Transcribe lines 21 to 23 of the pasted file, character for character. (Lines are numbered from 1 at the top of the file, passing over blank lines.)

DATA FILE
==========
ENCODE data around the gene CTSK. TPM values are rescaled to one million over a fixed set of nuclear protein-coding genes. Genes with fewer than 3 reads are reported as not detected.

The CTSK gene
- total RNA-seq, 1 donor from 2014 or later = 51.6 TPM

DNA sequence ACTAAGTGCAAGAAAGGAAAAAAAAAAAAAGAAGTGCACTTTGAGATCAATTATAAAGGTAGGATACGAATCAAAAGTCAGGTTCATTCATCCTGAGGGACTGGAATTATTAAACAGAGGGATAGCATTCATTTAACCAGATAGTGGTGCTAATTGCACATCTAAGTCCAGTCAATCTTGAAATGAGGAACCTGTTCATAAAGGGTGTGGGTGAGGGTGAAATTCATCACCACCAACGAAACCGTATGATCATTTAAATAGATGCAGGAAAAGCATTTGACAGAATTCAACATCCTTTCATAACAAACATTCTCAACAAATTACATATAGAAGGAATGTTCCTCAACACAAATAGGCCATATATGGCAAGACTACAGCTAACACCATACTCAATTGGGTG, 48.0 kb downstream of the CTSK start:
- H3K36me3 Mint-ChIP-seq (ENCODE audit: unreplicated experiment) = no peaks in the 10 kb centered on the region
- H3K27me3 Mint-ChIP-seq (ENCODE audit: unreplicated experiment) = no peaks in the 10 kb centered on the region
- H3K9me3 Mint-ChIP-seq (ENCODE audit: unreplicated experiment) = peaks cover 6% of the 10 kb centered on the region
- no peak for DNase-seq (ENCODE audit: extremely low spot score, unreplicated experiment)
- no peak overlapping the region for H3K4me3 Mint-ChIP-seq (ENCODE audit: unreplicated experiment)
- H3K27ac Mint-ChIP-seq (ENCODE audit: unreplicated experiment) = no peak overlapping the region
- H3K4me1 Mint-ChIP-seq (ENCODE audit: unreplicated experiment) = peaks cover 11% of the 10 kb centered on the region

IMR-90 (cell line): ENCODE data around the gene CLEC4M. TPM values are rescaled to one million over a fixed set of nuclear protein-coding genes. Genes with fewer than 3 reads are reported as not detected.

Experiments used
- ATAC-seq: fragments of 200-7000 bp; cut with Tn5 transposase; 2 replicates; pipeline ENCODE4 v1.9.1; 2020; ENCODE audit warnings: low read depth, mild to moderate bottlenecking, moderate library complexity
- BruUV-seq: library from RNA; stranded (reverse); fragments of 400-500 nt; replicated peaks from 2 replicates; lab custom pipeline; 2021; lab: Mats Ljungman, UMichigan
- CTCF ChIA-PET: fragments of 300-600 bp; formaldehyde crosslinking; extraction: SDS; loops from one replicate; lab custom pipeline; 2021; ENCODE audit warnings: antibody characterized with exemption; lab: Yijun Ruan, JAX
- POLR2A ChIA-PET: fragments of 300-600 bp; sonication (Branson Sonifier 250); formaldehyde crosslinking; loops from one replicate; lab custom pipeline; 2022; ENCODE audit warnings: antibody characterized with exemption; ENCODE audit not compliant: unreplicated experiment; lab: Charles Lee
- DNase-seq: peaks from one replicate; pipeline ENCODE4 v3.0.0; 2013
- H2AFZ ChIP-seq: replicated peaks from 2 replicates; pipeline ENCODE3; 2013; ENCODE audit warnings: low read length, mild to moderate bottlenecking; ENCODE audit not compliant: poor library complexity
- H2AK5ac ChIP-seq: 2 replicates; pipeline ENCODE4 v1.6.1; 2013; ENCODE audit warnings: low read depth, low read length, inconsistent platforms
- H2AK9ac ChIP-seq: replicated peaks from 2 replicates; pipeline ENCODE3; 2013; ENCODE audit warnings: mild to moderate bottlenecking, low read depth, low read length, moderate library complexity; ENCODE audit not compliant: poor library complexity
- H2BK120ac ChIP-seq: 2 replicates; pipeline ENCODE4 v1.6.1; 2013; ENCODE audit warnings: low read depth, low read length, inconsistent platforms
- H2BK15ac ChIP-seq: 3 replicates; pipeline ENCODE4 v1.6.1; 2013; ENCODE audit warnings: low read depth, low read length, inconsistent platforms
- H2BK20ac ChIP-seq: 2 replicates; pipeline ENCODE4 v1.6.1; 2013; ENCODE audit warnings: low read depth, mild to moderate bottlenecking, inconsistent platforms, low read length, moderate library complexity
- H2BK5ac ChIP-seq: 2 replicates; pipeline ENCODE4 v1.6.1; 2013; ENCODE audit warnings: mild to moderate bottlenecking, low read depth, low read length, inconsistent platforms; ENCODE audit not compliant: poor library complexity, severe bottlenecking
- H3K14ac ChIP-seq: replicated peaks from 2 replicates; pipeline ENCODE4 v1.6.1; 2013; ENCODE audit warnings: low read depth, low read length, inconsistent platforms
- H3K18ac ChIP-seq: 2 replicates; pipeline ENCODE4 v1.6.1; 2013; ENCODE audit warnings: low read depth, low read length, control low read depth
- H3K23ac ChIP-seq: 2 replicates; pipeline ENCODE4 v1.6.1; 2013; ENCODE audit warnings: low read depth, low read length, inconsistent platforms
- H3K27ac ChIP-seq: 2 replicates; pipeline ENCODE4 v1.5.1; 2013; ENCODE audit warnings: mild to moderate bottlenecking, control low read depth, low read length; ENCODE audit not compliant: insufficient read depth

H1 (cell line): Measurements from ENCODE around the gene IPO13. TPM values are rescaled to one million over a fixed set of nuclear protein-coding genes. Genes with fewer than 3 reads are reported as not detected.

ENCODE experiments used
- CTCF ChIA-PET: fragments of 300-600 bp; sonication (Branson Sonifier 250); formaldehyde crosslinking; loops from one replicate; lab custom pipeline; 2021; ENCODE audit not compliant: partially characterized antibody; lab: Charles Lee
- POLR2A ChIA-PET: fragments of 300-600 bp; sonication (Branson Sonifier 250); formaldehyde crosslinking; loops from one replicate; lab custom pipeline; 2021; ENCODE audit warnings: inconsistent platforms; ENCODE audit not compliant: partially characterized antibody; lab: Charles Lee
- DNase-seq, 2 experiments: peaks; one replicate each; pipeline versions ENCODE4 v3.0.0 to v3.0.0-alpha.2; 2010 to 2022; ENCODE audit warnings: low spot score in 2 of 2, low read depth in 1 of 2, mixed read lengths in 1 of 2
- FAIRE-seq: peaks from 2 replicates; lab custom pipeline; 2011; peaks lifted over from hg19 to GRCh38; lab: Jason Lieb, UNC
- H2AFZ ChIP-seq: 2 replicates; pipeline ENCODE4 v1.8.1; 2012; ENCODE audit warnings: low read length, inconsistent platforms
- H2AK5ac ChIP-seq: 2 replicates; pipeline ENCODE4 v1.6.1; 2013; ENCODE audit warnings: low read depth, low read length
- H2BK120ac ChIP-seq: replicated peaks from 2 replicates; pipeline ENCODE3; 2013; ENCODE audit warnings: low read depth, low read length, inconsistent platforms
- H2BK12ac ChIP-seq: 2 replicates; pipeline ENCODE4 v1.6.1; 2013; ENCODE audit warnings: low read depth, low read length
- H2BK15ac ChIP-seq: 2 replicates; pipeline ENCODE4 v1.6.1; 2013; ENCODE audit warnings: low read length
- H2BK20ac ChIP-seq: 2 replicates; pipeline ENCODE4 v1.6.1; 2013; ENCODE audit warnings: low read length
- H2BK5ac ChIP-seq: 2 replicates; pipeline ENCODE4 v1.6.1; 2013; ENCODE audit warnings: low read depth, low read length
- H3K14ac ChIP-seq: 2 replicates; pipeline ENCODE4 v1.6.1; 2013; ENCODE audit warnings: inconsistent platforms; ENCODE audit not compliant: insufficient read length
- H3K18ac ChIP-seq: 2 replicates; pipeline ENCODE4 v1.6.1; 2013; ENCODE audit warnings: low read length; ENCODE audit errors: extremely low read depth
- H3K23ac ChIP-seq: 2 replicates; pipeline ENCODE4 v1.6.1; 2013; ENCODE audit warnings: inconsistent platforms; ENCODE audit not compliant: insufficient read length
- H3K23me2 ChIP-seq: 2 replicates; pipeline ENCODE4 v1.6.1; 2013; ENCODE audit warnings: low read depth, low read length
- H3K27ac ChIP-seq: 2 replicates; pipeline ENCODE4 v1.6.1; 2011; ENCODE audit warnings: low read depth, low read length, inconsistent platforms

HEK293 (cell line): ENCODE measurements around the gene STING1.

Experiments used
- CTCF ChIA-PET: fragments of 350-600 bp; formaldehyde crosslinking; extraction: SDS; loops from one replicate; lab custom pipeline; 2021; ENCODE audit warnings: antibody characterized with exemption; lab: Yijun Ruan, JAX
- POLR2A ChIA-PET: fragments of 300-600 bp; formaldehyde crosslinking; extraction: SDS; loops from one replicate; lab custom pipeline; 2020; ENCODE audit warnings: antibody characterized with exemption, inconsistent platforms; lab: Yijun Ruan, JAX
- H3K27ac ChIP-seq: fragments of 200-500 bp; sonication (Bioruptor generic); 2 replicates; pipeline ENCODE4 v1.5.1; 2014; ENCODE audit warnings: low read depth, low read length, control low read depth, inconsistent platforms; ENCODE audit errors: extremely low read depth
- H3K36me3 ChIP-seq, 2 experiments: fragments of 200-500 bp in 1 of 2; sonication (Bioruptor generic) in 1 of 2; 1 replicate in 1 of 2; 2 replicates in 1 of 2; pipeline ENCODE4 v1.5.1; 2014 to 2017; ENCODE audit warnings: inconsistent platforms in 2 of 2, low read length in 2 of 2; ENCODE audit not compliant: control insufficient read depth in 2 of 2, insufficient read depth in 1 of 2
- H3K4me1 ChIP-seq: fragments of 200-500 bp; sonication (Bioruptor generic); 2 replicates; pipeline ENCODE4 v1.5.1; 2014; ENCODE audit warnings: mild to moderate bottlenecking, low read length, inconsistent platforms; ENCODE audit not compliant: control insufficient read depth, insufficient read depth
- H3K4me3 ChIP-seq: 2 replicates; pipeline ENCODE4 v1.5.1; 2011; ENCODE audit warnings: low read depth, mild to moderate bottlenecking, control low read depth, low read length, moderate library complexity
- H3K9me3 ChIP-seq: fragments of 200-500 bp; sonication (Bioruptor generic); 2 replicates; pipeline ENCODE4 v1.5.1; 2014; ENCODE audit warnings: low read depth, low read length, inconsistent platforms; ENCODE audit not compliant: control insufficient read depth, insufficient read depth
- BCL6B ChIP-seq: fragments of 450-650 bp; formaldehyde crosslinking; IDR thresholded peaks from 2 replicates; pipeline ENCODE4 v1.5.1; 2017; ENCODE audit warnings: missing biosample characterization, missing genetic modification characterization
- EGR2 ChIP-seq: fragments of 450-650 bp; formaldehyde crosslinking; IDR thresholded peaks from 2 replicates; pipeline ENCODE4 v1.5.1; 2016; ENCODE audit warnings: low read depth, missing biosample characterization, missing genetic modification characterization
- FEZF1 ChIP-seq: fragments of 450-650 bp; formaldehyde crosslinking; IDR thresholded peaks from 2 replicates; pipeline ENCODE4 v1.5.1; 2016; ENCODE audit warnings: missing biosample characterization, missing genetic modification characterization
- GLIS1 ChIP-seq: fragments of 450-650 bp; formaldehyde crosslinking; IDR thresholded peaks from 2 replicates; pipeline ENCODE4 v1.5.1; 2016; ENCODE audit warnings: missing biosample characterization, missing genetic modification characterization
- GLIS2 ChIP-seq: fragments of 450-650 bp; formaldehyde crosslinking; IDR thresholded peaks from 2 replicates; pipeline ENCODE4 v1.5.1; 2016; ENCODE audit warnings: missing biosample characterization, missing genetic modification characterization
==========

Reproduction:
- H2AK9ac ChIP-seq: replicated peaks from 2 replicates; pipeline ENCODE3; 2013; ENCODE audit warnings: mild to moderate bottlenecking, low read depth, low read length, moderate library complexity; ENCODE audit not compliant: poor library complexity
- H2BK120ac ChIP-seq: 2 replicates; pipeline ENCODE4 v1.6.1; 2013; ENCODE audit warnings: low read depth, low read length, inconsistent platforms
- H2BK15ac ChIP-seq: 3 replicates; pipeline ENCODE4 v1.6.1; 2013; ENCODE audit warnings: low read depth, low read length, inconsistent platforms